Ironically Upadhyay filed a PIL related to hate speech just after he and five others were arrested under sections 153A (Promoting enmity between different groups on the grounds of religion, race, place of birth, residence, etc.) and 188 of the Indian Penal Code (disobedience to order duly promulgated by a public servant, in this case, it is likely to refer to Covid related restriction still in place in public spaces) itself. His petition was for the Centre to scrutinise international laws as he argued that existing CrPc codes are inadequate to deal with the issue of hate speeches and rumour-mongering. Along with this record of filing innumerable PILs, Upadhyay also makes public hate speeches with spurious and unsubstantiated claims while he, along with several other leaders owing allegiance to saffron politics enjoy an impunity from penal prosecution. Such sustained hate speech has contributed to the vitiation of the public sphere in the country.
In 2015, Upadhyay filed his first PIL in support of a uniform civil code. On December 7, 2015, the bench headed by the outgoing Chief Justice of India, TS Thakur, rejected the argument and cautioned Upadhyay not to squander the court’s time. Upadhyay was told to make his argument before the Parliament in its place. Despite this rebuke, Upadhyay persisted.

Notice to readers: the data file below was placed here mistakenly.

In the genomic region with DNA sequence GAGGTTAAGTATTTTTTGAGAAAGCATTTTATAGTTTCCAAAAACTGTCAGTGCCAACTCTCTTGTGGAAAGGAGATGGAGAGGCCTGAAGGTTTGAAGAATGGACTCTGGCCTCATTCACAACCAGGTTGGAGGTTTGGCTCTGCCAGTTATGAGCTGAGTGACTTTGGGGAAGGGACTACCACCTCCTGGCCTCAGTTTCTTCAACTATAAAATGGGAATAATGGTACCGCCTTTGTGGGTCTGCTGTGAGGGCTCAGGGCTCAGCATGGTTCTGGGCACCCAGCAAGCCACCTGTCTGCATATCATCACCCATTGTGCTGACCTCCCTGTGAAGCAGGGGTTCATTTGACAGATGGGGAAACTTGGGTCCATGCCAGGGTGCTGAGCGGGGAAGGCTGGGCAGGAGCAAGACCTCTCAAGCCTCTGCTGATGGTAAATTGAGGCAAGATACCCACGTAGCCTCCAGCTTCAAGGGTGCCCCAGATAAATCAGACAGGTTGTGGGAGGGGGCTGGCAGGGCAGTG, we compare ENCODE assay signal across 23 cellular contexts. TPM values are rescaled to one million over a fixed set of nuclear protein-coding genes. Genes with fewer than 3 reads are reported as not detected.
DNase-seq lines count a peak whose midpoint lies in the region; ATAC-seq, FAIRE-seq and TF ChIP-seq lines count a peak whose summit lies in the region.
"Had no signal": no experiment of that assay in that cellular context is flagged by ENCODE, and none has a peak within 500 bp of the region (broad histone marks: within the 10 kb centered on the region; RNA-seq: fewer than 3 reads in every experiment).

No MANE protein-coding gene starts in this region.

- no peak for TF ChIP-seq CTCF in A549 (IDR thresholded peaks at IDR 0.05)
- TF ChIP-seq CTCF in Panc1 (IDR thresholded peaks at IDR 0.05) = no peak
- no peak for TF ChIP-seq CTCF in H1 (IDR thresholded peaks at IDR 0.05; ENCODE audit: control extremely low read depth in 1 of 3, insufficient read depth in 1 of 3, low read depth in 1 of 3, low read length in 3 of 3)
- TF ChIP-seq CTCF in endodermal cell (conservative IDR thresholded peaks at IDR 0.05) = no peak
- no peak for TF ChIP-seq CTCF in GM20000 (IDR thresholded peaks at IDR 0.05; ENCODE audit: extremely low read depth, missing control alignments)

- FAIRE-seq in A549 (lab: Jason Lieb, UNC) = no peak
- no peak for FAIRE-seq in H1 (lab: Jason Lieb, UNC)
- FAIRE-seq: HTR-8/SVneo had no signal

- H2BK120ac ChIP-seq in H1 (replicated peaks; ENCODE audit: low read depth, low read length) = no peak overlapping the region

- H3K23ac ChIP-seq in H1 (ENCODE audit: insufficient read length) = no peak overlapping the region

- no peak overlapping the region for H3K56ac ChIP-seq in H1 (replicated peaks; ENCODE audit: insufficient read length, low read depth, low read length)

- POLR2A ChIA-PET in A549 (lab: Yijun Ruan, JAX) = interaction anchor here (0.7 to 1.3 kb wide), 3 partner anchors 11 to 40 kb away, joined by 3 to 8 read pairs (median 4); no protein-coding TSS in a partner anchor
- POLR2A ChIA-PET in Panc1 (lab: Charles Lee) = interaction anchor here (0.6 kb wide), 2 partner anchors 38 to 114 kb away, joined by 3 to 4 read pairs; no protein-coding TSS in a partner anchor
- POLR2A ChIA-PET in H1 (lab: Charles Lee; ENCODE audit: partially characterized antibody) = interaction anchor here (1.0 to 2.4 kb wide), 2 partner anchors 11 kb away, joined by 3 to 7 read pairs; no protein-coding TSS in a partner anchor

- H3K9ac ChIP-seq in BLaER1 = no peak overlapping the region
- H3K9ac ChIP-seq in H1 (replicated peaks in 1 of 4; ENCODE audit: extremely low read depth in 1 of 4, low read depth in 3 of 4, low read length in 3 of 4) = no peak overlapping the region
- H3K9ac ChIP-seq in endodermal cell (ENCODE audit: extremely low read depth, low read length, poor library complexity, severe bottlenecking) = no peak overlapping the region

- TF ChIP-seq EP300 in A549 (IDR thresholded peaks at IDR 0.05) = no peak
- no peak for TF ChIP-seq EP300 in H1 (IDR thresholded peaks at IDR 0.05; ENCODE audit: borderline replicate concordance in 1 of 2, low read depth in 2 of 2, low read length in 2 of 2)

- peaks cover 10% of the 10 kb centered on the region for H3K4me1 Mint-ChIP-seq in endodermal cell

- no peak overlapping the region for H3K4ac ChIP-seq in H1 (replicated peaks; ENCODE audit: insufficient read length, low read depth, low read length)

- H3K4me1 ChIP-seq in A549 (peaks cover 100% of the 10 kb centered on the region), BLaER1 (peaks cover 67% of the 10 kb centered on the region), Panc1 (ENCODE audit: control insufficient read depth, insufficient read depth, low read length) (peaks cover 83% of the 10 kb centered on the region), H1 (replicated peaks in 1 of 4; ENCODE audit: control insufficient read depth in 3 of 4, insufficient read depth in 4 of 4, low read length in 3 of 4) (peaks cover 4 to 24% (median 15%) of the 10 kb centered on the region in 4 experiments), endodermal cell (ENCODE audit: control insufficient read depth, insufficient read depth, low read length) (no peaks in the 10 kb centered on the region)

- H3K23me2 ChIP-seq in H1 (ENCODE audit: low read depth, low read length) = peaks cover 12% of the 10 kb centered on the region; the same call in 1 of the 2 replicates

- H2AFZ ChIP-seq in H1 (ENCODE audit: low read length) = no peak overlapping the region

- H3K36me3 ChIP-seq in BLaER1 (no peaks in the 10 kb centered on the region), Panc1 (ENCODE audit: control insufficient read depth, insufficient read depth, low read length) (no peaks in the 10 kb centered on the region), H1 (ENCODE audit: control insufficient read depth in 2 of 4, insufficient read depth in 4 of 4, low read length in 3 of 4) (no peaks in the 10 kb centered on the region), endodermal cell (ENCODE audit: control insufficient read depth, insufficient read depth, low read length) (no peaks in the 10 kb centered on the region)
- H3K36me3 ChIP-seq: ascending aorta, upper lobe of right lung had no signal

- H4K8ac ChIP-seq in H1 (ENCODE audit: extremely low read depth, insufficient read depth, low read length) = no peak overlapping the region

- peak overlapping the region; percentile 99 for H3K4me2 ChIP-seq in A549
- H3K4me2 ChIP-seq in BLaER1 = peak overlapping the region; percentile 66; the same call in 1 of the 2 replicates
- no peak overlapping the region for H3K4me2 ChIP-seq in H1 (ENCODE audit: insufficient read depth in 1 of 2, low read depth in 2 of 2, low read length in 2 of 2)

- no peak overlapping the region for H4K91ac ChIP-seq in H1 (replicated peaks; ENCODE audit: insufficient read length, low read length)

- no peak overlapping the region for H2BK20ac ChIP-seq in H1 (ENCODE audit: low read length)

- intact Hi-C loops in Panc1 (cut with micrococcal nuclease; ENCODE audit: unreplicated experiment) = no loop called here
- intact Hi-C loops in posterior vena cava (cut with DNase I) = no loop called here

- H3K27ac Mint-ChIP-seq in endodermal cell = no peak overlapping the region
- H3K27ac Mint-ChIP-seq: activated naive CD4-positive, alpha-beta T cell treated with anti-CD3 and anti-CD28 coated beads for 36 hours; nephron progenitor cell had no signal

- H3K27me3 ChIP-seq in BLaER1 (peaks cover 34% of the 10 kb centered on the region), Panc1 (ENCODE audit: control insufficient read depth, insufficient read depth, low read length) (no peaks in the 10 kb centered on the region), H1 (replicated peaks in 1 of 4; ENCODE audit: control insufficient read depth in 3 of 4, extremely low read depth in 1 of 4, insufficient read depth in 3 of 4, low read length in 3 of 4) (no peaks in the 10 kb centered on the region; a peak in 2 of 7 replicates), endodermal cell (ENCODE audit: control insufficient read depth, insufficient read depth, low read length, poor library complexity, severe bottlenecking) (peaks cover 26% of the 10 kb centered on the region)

Upadhyay is a frequent petitioner in the courts, and his PILs almost always reflect the goals and sentiments of the ruling party in India, the BJP.
For instance, the Supreme Court in 2022 had asked for comments from state governments on the PIL filed by Upadhyay urging that there be a district-wise allocation of minority status so that Hindus in areas where they are numerically a minority can be given the status and provisions accorded to minorities, such as the right to institute their own religious, educational institutes and so on. Most of the states, including Gujarat, Tamil Nadu, Kerala, Karnataka, and Uttar Pradesh, responded by saying they wished to uphold the status quo – that is, retain the status of currently designated minority communities.
Instead of the baseless statistical claims made by Upadhyay being subject to detailed and objective scrutiny –given that here is a man abusing his position as lawyer before the highest court in the land –they are picked up and amplified as truth through spurious media channels and by speeches by men and women belonging to the BJP and its allied organisations. Out there in a shrill cacophony, these have a singular purpose: to generate hate and ill will towards minorities.
A quick look at the insidious claims made by Upadhyay that, bit by bit construct a huge mountain of misinformation. And prejudice.
- In April 2021, a bench led by Justice Rohinton Faliman Nariman heard a PIL filed by Ashwini Upadhyay seeking to control black magic, superstition, and mass religious conversion of SC/STs through intimidation, threats, and gifts. Observing that the PIL was nothing more than a “publicity interest litigation” of a “harmful kind,” the bench warned the petitioner that if the matter were pursued, heavy costs would be imposed.
- In April 2022, the Supreme Court declined to entertain Ashwini Upadhyay’s petition challenging the constitutionality of the Wakf Act, 1995. A Bench of Justices DY Chandrachud and Surya Kant observed that the constitutionality of a statute cannot be challenged in the “abstract” as a mere “academic exercise”.